The walls of Faster, the Cardiff recording studio owned by the Manic Street Preachers, are plastered with pictures and quotes from inspirational figures: JG Ballard, Derek Jarman and Straw Dogs author John Gray, the images of Fela Kuti, Norman Mailer and, err Liam Gallagher, "Me and Richey [Edwards] loved doing stuff like
that," says lyricist and bassist Nicky Wire, "So this is a high-class version of what our bedrooms were like
when we were young."
The latest Manics album is their 10th, and has one eye on the past, specifically the band's mid-'90s commercial peak. If 2009's Journal For Plague Lovers was the sequel to 1994's The Holy Bible, the next one is a cousin of 1996's game-changing Everything Must Go.
Composed using lyrics left by Richey Edwards, Journal For Plague Lovers was, says Wire, "a beautiful, brilliant, deeply rewarding experience that left a bit of a hole. It was the last of Richey's work that we could use in a creative way." Devoid of singles, the album was also a potentially damaging interruption to the commercial purple patch hit 2007's Send Away The Tigers. Says Wire: "Coming out of it, we thought, Let's give it one last shot at mass communication with the new record. Let's pretend it s the '90s and try to cross over to people."
Practically speaking, this means gospel heaps of strings and vintage Manics-style songwriting - a sound that Wire describes as "euphoric melancholia" - plus lyrics about the banking crisis and the decline of British industry. If it seems like the firebrand group have rediscovered their ire, the mooted first single, It's Not war - Just The End Of Love, confirms it. "It's saying, We know we're not 20 years old any more but we're still
driven by injustice and rage and anger," says Wire. "It's a brilliant, valedictory thing."
As Wire's notebooks were already full of ideas, the trio started work on the new record straight after finishing the last one. They began writing in October 2009, while touring Canada and the US for the first time in a decade, and continued back home. By the time they went into the studio in May, they had an album's worth of new material less than a year after releasing Journal For Plague Lovers.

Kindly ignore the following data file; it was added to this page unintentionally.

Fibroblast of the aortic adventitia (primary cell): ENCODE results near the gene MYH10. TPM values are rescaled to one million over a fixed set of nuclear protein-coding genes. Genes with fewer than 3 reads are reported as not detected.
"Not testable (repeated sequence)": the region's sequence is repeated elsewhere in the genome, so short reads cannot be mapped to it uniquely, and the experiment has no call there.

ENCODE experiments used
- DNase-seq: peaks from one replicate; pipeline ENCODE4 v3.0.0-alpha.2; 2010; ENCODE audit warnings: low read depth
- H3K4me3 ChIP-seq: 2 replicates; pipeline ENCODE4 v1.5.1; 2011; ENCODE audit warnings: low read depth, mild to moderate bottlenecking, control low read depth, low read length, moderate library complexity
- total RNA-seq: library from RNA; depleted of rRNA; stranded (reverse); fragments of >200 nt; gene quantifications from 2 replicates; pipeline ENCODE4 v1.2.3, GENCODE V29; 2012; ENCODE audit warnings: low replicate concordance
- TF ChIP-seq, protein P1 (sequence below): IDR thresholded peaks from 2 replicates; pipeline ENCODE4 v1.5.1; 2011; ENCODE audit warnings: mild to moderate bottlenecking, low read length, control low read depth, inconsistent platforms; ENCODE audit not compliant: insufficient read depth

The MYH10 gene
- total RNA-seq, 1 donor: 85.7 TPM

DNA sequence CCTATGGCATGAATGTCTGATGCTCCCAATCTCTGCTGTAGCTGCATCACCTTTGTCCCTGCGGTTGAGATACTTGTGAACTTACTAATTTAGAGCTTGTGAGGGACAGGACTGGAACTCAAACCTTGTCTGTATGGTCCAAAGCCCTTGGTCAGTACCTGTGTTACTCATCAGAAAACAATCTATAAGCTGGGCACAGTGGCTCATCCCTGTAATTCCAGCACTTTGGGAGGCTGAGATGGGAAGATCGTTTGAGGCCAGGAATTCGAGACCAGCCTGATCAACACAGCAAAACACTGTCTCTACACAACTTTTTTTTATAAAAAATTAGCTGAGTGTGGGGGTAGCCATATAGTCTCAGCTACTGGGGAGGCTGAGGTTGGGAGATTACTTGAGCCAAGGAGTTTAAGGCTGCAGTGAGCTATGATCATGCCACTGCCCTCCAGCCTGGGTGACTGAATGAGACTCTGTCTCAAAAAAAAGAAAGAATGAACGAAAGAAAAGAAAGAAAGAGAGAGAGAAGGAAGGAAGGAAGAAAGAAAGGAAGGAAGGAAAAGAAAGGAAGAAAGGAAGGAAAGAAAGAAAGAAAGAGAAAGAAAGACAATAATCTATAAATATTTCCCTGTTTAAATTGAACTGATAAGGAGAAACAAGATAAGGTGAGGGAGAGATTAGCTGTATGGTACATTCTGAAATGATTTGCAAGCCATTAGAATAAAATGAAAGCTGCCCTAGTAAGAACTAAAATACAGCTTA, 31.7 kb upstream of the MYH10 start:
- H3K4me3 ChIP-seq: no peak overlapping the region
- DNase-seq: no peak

Among the tracks recorded in the month-long session, I Think I Found It is has a Maggie May feel; The Descent sounds like early Oasis ("No one else is doing it, so why shouldn't we?") while Wire describes Golden Platitudes as an "election address".
Another track, A Billion Balconies Facing The Sun, features ex-Guns N' Roses bassist Duff McKagan. "We were derided for wearing Guns T-shirts when we first moved to London," says Wire, "but they were such an important
group for us growing up."
Mixed by Chris Lord-Alge (recent clients: Paramore, Green Day), the album will shortly be complete, and the band plan to lie low for the summer in anticipation of a September tour. It's then they'll find out if their latest bid for the mainstream has paid off.
"I think it'll be one of those records that will either really connect to people or be an absolute stiff," says Wire. "But I do feel like there's a space for us. With Oasis going and no young bands coming through, guitar music is on the precipice of disappearing. But there must be more to life than fucking Ellie Goulding and Marina The Diamonds, I feel our album has a lot in common with Paul Weller's latest. It's an old-ish man thinking,
Is it up to me to say it?"